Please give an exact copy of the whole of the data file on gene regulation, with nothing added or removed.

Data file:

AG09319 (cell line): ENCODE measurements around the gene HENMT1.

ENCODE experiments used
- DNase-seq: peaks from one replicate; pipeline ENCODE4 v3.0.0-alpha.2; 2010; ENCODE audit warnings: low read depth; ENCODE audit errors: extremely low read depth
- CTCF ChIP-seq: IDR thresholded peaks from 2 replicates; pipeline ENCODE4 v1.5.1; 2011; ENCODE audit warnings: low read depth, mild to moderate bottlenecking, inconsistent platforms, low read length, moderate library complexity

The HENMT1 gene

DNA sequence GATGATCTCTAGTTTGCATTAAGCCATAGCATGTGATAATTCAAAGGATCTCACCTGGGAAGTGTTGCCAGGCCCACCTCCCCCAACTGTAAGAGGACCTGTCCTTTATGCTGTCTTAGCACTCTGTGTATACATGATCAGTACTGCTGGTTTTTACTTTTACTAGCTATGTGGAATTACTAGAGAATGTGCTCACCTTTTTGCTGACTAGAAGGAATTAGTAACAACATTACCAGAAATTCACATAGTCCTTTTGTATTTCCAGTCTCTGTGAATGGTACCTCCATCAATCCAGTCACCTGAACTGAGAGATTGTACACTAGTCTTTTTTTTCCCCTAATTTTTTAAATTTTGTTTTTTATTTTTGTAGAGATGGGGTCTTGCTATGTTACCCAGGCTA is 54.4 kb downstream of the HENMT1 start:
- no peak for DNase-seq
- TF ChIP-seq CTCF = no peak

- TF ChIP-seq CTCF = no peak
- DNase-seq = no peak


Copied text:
AG09319 (cell line): ENCODE measurements around the gene HENMT1.

ENCODE experiments used
- DNase-seq: peaks from one replicate; pipeline ENCODE4 v3.0.0-alpha.2; 2010; ENCODE audit warnings: low read depth; ENCODE audit errors: extremely low read depth
- CTCF ChIP-seq: IDR thresholded peaks from 2 replicates; pipeline ENCODE4 v1.5.1; 2011; ENCODE audit warnings: low read depth, mild to moderate bottlenecking, inconsistent platforms, low read length, moderate library complexity

The HENMT1 gene

DNA sequence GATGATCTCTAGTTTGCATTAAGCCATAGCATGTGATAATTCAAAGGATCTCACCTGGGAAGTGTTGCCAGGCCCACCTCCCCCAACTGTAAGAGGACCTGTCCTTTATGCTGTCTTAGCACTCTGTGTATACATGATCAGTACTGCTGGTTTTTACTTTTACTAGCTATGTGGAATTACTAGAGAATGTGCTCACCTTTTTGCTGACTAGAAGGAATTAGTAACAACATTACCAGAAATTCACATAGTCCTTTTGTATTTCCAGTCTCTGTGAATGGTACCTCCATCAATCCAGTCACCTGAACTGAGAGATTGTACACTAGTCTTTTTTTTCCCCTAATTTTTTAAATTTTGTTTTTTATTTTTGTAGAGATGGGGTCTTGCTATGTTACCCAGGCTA is 54.4 kb downstream of the HENMT1 start:
- no peak for DNase-seq
- TF ChIP-seq CTCF = no peak

- TF ChIP-seq CTCF = no peak
- DNase-seq = no peak